Why Creating a Profit & Loss Budget is Critical for Success
1. Why is creating a Profit & Loss Budget so critical? It’s critical because it shows that you have considered and understand the key areas of your business that make your P&L come to life. Lets’ look at the core components of your budget and how they relate to your business:
a) Sales Income, these numbers are a result of your business’ ability: - to generate the right number and type of leads, a function of Marketing - to keep existing customers, a function of Sales, Team, Delivery of your Product or Service and Strategy in terms of pricing and offerings - to create new customers from leads generated, a function of Sales - to have a clear Strategy for the number and type of Income Streams and what percentages each contributes, a function of Strategy
b) COGS and Gross Profit, these numbers are a result of your business’ ability: - to quote effectively, a function of Sales, specifically estimating - to complete jobs within budget and on time, a function of Delivery of your Jobs - to ensure proper pricing, a function of both Strategy and Sales - have visibility of true Gross Margins and Profits, a function of Finance - allocate labour and materials to the correct jobs and Income Categories within your P&L, a function of Finance
c) Fixed Expenses, these numbers are a result of your business’ ability: - to forecast the non-variable running costs, a function of both Finance and Admin - to forecast wages, a function of Finance, I suggest recording non-billable wages in expenses and billable labour (employed and subcontracted) in COGS - to create and effectively execute a Marketing Budget and Plan, a function of Marketing
d) Net Profit, these numbers are a result of your business’ ability: - to do all of the above items successfully, a function of Leadership, Team, Systems and Strategy - to estimate what your true capacity is, a function of Leadership, Strategy, Team and Finance
Your leaders needs to have the ability to understand which areas of your business affect the various areas of your P&L, which team members have responsibility for producing those results and outcomes within those areas and a solid tactical and strategic plan that your team as a whole can run and implement to bring those numbers to life.
2. How to create your Profit & Loss Budget and track results? There are too many detailed specifics to go into in this article, however, using the above areas as a guide, answer each of the questions and then populate a month by month forecasted P&L Budget (based on an Accrual format not Cash). Your financial software should have this feature, if not, contact us and we can help you with one of our P&L Budget vs Actual templates.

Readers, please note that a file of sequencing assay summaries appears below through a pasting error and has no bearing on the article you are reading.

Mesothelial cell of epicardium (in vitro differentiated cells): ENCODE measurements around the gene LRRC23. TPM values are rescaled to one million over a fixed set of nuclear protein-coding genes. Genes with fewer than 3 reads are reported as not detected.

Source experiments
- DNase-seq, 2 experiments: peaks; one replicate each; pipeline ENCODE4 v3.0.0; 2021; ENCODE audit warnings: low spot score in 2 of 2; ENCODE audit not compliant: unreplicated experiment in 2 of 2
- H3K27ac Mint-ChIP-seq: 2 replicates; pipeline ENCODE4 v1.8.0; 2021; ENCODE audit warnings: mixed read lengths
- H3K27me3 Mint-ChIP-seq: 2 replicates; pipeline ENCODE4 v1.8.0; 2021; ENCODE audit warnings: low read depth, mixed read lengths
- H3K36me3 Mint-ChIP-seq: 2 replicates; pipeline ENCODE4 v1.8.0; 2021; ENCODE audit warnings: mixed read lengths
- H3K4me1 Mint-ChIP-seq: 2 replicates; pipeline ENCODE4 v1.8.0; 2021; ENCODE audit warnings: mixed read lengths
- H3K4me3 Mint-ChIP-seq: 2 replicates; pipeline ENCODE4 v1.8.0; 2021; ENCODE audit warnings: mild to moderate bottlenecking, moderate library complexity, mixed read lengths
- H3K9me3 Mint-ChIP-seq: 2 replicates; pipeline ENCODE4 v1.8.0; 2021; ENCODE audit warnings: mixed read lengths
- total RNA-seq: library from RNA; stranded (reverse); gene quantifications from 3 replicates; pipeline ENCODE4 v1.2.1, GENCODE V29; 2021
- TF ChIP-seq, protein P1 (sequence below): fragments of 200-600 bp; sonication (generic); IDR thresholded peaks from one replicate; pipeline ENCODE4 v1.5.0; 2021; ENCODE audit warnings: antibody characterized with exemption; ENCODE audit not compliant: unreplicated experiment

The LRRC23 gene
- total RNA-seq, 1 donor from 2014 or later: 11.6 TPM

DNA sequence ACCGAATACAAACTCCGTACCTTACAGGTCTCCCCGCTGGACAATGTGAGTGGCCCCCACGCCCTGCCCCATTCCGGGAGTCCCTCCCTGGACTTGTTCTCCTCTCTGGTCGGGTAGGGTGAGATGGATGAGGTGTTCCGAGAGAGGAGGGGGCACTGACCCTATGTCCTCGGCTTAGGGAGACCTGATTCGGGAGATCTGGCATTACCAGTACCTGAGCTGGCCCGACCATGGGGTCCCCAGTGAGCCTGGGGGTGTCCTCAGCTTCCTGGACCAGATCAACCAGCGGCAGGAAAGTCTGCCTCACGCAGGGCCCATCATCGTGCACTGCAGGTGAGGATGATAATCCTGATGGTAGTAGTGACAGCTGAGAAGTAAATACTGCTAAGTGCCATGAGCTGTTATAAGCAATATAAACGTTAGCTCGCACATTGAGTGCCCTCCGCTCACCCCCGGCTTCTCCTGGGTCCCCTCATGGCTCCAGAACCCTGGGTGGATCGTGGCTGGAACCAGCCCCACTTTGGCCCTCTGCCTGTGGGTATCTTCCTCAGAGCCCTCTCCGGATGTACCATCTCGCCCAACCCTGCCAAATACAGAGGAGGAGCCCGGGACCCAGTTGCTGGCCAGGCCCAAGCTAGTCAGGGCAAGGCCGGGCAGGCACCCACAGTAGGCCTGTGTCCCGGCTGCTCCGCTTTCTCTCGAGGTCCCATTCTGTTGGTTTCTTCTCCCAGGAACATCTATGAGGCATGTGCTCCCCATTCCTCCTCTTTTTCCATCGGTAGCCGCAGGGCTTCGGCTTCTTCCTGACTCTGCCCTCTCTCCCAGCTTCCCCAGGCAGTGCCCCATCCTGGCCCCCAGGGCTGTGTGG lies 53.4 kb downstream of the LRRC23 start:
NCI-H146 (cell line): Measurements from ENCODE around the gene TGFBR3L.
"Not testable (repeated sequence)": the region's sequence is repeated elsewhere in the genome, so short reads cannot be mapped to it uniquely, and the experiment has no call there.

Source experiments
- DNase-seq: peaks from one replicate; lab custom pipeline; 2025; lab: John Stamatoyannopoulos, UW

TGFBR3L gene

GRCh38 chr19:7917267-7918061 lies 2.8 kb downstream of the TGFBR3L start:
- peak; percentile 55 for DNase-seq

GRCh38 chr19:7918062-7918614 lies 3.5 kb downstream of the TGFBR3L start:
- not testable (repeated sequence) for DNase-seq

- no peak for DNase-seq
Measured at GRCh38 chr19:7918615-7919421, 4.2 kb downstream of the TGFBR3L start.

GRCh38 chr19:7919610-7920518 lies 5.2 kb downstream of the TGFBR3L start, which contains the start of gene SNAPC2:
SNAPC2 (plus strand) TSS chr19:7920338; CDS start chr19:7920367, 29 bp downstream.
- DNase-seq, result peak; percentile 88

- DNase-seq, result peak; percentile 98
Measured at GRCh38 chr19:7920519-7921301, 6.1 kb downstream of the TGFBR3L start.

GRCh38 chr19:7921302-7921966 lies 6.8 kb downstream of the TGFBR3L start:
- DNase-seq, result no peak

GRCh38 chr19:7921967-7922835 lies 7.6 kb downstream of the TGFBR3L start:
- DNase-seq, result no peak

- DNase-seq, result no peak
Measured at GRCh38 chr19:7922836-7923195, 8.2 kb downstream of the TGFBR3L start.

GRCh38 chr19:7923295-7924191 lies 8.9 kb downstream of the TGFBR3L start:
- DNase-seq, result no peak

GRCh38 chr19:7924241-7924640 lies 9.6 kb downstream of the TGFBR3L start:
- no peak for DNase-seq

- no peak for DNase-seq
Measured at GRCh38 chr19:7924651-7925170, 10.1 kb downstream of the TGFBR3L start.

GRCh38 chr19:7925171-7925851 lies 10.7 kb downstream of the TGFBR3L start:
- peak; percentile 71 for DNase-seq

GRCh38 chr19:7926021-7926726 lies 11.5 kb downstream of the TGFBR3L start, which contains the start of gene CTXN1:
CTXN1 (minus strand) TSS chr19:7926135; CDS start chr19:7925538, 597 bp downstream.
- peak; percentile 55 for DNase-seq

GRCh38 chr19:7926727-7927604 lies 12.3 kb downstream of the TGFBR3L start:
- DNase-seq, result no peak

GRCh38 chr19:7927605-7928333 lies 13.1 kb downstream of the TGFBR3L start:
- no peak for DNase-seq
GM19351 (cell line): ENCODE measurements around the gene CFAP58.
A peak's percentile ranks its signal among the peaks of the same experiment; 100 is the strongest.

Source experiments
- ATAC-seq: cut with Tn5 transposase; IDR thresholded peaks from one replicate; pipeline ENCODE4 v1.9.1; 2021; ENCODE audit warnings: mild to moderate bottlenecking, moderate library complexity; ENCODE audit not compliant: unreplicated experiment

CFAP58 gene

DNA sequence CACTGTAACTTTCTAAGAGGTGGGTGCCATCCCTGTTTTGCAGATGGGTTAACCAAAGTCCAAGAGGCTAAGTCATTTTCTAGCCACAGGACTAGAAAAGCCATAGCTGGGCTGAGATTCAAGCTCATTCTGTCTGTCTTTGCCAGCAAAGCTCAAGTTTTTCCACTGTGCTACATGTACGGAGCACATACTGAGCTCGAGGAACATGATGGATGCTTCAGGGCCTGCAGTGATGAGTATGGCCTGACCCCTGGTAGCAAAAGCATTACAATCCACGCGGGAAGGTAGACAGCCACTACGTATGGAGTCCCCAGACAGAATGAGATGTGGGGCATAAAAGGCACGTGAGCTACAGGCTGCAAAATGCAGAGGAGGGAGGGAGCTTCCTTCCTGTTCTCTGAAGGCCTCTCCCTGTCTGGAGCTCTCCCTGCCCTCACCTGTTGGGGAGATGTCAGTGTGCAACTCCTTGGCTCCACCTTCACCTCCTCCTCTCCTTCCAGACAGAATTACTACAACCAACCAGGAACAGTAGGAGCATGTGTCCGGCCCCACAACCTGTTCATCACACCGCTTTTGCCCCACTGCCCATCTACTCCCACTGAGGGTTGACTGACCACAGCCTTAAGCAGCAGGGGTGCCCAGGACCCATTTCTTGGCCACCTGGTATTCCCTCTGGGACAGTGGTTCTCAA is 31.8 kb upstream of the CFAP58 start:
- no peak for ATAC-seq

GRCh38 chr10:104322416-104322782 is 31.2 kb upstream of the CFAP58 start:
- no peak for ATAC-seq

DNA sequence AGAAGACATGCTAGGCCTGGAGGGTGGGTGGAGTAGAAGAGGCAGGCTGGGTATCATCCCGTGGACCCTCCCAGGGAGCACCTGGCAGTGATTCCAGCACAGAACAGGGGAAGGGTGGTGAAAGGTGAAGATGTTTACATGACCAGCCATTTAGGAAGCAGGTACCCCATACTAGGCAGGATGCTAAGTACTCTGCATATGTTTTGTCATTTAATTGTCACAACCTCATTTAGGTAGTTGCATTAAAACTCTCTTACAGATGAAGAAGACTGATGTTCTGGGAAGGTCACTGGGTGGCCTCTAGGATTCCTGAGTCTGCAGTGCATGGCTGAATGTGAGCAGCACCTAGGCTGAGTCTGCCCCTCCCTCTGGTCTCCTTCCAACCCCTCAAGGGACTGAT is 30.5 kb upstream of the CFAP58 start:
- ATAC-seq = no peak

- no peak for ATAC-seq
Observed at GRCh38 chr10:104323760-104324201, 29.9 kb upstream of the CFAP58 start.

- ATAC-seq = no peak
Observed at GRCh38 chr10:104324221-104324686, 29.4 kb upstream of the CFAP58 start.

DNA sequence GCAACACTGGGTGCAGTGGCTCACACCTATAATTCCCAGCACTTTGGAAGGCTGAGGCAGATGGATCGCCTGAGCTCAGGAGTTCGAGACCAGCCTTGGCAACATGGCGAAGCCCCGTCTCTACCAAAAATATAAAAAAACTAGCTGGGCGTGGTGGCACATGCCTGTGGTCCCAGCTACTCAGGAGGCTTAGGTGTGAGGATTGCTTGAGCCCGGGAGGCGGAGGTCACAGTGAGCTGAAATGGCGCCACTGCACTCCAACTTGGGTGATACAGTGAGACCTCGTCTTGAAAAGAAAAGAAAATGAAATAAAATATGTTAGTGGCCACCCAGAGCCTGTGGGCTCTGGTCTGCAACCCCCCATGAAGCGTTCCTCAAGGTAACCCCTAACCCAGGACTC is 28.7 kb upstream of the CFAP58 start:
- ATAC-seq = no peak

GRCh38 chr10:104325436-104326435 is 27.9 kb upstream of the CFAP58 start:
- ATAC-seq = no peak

To track results, simply run Year to Date and Monthly P&L Budget vs Actual reports, spot the variances, then get to work on fixing the under-performing areas responsible for the lack of results.
The true value in creating a Profit & Loss budget is that it forces you to ask the tough questions that will lead you to profit::
- What are the total Sales we can generate with our current team? - What is our existing customer base worth to us? - How many new customers and sales do we need? - What is the average dollar sale in each Income Stream? - Are our margins realistic, can we win and deliver the work with those margins? - What are the fixed expenses we need (objectively) to function properly? - Do we have a sound Marketing Budget and Plan to generate the leads needed? - Which areas of the business could be classed as weaknesses? - Are there constraints in areas that will crack under the pressure? - Can our current team and plan achieve the results we need?
Finally, I have mentioned this in most of my finance blogs, it is imperative you have an excellent working relationship with your accountant. If your accountant is simply doing regular compliance work for you at the moment and offering nothing else, then it’s probably worth finding a firm that can provide real strategic solutions as you grow. As a business coach, one of the first items I discuss with clients is what their relationship with their accountant is like and if they need help, I have a wide range of accounting firms who are part of my affiliates network I can refer to if needed.
Eric J. Gregory is the Author of ‘Would you like Profits with that?’ and the founder of Gregory Business & Trades Coaching which specialises in working with SME Business Owners and Entrepreneurs to ‘Create Quality Lifestyles through Business Success’.